Sometimes the Insurance company just refuses to cover certain damage because of an internal policy or leadership change, building code changes, or an adjuster that just digs their heels in and refuses to pay certain items based on internal company policy. It will feel a bit arbitrary. That can cause a big issue for the contractor to be able to complete the repairs. There are ways to work around it.

Ok… now what??

Well, here are a few things that you can do if this happens to you. Don’t get all worked up over it.  At least not yet. There are a number of things that your Contractor can help with – to get you coverage. We are just getting started!

  1. If your claim gets refused or cuts short monetarily, you will get paperwork from your carrier explaining why.  There might just be an error in the date of the storm or some procedural glitch that needs to be addressed. This does happen and the algorithm makes a mistake.
  2. Most insurance companies use an estimating software tool called Xactimate. It was developed by State Farm to equal the playing field for contractors and adjusters.  The average price for certain work to be done is in a drop-down menu and regularly updated that we all work abiding by.  It’s close to being accurate. It might be a little higher if it is a “bid” item that needs to be approved, and it just gives everyone a similar starting point to write a fair estimate.
  3. You can also call out another “Field Adjuster” with the Insurance Company to come out for a 2nd opinion.  Adjusters are people. Some you get along with, and some you don’t.  The first adjuster might have been having a bad day when they wrote the first estimate and were dealing with a personal life circumstance, and so, their state of mind gave you a poor estimate. It’s totally within your rights to have a reinspect. And even a second one if necessary.
  4. Once the reinspection is done, you can also get your Contractor to document the damage with lots of additional pictures and send them to the “desk adjuster” to look at.  What is a desk adjuster?  You have been assigned someone “in-house” that will look at the field adjuster’s determination and confirm it and also approve all of the “supplementation” that needs to be done after the first estimate. At this point, this person makes the decisions on coverage. They can be very reasonable. If you don’t connect with them, you can also speak to their Manager. The supplementation ends up adding between 5% to 35% or even more to the claim.  Some items on the claim need to be finished and documented before the insurance company will pay for them. And some items will be missed by the initial Adjuster.  This is common.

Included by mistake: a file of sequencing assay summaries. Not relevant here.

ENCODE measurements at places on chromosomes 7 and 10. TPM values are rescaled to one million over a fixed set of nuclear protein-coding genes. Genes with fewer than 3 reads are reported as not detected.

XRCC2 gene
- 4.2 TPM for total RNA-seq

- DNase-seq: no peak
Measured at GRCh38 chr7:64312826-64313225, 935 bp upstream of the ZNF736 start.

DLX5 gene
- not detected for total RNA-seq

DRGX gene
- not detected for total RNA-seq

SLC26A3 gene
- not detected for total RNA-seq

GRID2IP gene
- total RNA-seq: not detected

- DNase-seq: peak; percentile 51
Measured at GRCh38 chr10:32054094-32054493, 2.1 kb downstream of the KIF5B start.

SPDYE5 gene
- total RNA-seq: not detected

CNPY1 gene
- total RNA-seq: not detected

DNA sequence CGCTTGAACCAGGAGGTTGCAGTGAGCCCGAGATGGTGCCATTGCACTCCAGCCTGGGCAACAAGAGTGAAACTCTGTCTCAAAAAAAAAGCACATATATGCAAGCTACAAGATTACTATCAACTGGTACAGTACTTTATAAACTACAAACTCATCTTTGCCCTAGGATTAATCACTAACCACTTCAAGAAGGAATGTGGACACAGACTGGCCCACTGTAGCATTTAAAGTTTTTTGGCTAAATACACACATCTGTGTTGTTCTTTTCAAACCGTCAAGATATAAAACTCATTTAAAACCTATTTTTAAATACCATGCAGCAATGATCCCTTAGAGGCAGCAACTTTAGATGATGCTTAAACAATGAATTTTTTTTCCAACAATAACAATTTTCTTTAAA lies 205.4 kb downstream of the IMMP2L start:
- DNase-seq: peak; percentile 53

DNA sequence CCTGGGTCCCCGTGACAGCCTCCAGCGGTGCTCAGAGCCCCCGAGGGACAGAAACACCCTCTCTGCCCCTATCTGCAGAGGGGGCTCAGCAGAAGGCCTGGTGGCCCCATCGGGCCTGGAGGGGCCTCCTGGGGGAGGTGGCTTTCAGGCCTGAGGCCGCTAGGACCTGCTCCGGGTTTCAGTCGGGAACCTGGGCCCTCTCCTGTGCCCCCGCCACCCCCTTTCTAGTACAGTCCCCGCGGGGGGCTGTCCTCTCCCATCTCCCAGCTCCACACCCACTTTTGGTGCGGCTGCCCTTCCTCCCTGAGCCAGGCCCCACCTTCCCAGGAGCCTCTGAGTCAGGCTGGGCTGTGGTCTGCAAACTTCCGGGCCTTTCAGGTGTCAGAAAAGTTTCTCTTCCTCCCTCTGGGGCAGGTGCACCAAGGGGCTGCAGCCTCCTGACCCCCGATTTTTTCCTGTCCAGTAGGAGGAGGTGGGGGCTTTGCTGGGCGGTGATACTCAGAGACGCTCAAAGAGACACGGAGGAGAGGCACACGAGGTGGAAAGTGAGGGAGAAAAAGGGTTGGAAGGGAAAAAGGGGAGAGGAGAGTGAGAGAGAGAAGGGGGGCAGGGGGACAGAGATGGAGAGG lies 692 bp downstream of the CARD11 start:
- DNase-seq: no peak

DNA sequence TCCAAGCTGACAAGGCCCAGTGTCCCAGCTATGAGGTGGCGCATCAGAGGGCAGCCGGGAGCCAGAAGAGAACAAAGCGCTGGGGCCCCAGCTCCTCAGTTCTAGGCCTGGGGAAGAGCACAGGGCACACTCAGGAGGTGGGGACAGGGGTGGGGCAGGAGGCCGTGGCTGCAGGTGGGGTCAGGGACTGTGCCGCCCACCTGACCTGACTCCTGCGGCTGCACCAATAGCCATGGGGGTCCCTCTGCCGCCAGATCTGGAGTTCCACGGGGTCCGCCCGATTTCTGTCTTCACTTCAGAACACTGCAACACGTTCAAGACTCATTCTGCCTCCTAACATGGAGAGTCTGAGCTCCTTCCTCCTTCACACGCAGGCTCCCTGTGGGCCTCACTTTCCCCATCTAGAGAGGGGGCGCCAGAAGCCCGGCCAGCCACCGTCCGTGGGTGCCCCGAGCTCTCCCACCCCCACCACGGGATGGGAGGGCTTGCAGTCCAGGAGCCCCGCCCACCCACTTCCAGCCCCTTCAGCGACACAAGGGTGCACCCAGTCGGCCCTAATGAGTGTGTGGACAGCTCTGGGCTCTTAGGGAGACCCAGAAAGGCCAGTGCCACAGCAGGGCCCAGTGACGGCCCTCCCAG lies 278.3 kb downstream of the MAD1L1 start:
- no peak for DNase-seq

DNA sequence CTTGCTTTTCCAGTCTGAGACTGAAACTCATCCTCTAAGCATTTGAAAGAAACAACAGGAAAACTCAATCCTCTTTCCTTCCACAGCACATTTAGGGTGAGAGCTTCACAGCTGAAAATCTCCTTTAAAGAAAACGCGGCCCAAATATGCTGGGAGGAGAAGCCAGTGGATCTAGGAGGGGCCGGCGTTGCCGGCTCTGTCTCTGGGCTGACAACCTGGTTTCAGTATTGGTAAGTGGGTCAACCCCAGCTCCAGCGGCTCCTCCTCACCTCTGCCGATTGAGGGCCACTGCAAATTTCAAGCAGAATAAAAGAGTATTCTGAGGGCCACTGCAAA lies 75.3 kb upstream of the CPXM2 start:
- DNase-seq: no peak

5. Ask your Insurance Agent to go to bat for you if they’re in agreement about the coverage issue. Agents usually don’t get involved in the “claims” aspect of the process, and the good ones will if they need to and you can explain your situation. Explain your situation and ask them to call the adjuster to see what the issue is. And then get back to you about it. They don’t have any direct pull with the claims department and when they call claims, it does seem to make a difference.
  6. There is also the option of having a Public Appraiser or Public Adjuster take a look at it and see if there is a discrepancy between what the insurance carrier agrees to put into the claim versus what an impartial appraiser sees. Both sides bring in independent representation, and they make the decision. It’s a bit like arbitration. This is a bit of a longer process, and it can be a very useful tool in the end. We only invoke this when the insurance company is denying coverage.
  7. If you are feeling mistreated by your carrier, the last resort – you can call D.O.R.A. – The Colorado Insurance regulatory agency. If your insurance company is just not treating you well and has broken certain “good faith” agreements, the folks at DORA will look into it. Insurance companies tend to move forward quickly when DORA gets involved.

The most important thing to remember is to be patient. Getting you covered so that your home can get put back into the same condition as it was before the storm can take time. We know that you would like to get your work done. We want to do it for you. And getting the Insurance companies to acknowledge their agreement to indemnify you is the core of your agreement with the Insurance company.  And hiring the right Contractor that also has the skill and patience to navigate you through that process is key. So, hire wisely.

Hang in there.  A little patience goes a long way. Especially if you have hired the right contractor to take you through it step-by-step.

colorado roofs experience all sorts of weather related damage